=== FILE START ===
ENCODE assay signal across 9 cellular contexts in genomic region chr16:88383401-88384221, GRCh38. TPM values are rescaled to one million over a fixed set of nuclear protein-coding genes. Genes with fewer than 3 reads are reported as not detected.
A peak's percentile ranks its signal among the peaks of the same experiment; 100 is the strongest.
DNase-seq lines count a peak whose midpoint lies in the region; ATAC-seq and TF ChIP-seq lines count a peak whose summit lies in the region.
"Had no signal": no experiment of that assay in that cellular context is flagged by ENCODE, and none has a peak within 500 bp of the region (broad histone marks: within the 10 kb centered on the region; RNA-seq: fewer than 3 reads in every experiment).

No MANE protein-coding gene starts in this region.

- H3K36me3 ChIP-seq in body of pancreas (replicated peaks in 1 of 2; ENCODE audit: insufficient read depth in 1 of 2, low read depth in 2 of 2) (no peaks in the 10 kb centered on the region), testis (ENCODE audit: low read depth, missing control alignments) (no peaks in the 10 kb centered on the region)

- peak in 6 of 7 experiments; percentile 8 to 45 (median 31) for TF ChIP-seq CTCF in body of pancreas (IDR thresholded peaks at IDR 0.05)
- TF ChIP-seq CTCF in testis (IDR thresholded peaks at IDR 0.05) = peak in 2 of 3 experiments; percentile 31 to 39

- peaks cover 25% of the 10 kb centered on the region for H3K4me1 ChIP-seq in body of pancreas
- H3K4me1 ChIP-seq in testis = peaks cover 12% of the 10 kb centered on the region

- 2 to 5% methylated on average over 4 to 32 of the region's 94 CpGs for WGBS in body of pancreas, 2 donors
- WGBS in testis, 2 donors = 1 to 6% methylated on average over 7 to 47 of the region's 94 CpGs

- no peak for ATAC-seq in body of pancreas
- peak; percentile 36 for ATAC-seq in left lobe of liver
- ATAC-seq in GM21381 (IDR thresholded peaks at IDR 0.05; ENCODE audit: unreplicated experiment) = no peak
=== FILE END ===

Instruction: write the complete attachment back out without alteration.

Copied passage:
ENCODE assay signal across 9 cellular contexts in genomic region chr16:88383401-88384221, GRCh38. TPM values are rescaled to one million over a fixed set of nuclear protein-coding genes. Genes with fewer than 3 reads are reported as not detected.
A peak's percentile ranks its signal among the peaks of the same experiment; 100 is the strongest.
DNase-seq lines count a peak whose midpoint lies in the region; ATAC-seq and TF ChIP-seq lines count a peak whose summit lies in the region.
"Had no signal": no experiment of that assay in that cellular context is flagged by ENCODE, and none has a peak within 500 bp of the region (broad histone marks: within the 10 kb centered on the region; RNA-seq: fewer than 3 reads in every experiment).

No MANE protein-coding gene starts in this region.

- H3K36me3 ChIP-seq in body of pancreas (replicated peaks in 1 of 2; ENCODE audit: insufficient read depth in 1 of 2, low read depth in 2 of 2) (no peaks in the 10 kb centered on the region), testis (ENCODE audit: low read depth, missing control alignments) (no peaks in the 10 kb centered on the region)

- peak in 6 of 7 experiments; percentile 8 to 45 (median 31) for TF ChIP-seq CTCF in body of pancreas (IDR thresholded peaks at IDR 0.05)
- TF ChIP-seq CTCF in testis (IDR thresholded peaks at IDR 0.05) = peak in 2 of 3 experiments; percentile 31 to 39

- peaks cover 25% of the 10 kb centered on the region for H3K4me1 ChIP-seq in body of pancreas
- H3K4me1 ChIP-seq in testis = peaks cover 12% of the 10 kb centered on the region

- 2 to 5% methylated on average over 4 to 32 of the region's 94 CpGs for WGBS in body of pancreas, 2 donors
- WGBS in testis, 2 donors = 1 to 6% methylated on average over 7 to 47 of the region's 94 CpGs

- no peak for ATAC-seq in body of pancreas
- peak; percentile 36 for ATAC-seq in left lobe of liver
- ATAC-seq in GM21381 (IDR thresholded peaks at IDR 0.05; ENCODE audit: unreplicated experiment) = no peak